9. Peace Education and Educational Technology.

    ERIC Educational Resources Information Center

    Stoloff, David L.

    This overview of the use of educational technology in peace education discusses three questions: (1) how educational technology may be applied to increase world understanding and reduce intergroup tensions; (2) what strategies, within what contexts, have proven effective in integrating the study of peace across the curriculum; and (3) how…

  10. Teaching War Literature, Teaching Peace

    ERIC Educational Resources Information Center

    Powers, Janet M.

    2007-01-01

    This article explores literature taught in three different courses and the peace education approaches used for each, including epics in literature courses, Vietnam War literature, and literature of anger and hope. The author recommends the teaching of war literature as an essential part of a peace education curriculum. Devastating events such as…

  11. Spirituality, Religion, and Peace Education

    ERIC Educational Resources Information Center

    Brantmeier, Edward J., Ed.; Lin, Jing, Ed.; Miller, John P., Ed.

    2010-01-01

    "Spirituality, Religion, and Peace Education" attempts to deeply explore the universal and particular dimensions of education for inner and communal peace. This co-edited book contains fifteen chapters on world spiritual traditions, religions, and their connections and relevance to peacebuilding and peacemaking. This book examines the teachings…

  12. Space exploration and world peace

    NASA Technical Reports Server (NTRS)

    Mercieca, C.

    1972-01-01

    The possibility of using space exploration as an instrument in procuring world peace is studied. Suggestions for obtaining such a peace, utilizing space programs, include removal of worldwide educational and communication barriers, building of an emotionally and socially stable society, creation of a unit or whole world rather than the mine and yours concept, and reevaluation and reorientation of human relations and values.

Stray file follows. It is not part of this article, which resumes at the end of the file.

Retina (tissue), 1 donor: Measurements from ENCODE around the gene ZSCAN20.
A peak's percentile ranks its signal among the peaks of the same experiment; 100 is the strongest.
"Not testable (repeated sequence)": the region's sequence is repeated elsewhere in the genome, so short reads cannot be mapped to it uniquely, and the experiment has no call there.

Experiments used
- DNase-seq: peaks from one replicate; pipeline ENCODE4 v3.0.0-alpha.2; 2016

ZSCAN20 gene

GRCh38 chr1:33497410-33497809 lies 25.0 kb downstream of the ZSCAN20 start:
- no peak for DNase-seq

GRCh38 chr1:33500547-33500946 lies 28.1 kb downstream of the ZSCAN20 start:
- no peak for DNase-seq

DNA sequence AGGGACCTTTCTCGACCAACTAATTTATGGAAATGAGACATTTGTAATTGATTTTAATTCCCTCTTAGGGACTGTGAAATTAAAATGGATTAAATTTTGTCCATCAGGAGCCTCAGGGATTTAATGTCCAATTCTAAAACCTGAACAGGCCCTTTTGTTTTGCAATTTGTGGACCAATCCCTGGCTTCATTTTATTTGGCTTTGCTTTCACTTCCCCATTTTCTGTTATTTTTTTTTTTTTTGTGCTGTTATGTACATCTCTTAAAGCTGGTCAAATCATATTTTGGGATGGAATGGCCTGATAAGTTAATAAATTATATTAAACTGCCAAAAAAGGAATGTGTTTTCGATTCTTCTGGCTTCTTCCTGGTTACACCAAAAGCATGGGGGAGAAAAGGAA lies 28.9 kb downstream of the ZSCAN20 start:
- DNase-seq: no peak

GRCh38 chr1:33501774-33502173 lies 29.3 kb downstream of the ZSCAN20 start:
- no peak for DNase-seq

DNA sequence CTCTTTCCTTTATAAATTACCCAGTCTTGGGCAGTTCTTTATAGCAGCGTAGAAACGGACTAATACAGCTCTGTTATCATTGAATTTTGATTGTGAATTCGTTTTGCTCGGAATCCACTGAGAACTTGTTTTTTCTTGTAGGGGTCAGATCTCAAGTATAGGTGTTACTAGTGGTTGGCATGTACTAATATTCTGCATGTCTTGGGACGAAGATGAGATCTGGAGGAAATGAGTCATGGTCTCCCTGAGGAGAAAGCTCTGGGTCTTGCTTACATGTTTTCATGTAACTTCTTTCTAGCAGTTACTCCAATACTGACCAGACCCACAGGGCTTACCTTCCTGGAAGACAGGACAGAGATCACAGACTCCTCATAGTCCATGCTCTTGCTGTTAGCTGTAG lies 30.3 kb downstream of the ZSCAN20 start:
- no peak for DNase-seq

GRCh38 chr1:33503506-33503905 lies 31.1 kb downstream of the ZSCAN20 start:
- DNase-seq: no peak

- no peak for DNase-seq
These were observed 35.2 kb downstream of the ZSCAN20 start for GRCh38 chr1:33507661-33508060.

13. War, Peace, and the Media.

    ERIC Educational Resources Information Center

    Zwicker, Barrie, Ed.

    Written for editors, reporters, and researchers, this publication contains background information on war and peace. Included are newspaper articles, essays, and excerpts from radio commentaries. The information is intended to help journalists provide more accurate coverage of war-and-peace issues, in particular more accurate coverage of the Soviet…

  14. Teaching Peace in Fearful Times

    ERIC Educational Resources Information Center

    n/a

    2005-01-01

    This brief statement advocates educating children for peace rather than violence, addressing the marketing of toys for violent play which have become more popular since the terrorist attacks in 2001. The statement is an introduction to a related publication, "Ten Steps for Peace Education."

  15. In the Name of Peace.

    ERIC Educational Resources Information Center

    Makus, Anne L.

    United States President Ronald Reagan and Soviet leader Mikhail Gorbachev have strongly emphasized in several speeches that their ultimate goal is peace between their respective nations. However, this apparent shared goal has not come about, largely because they lack a common understanding of the meaning of peace. Both have stated that they wish…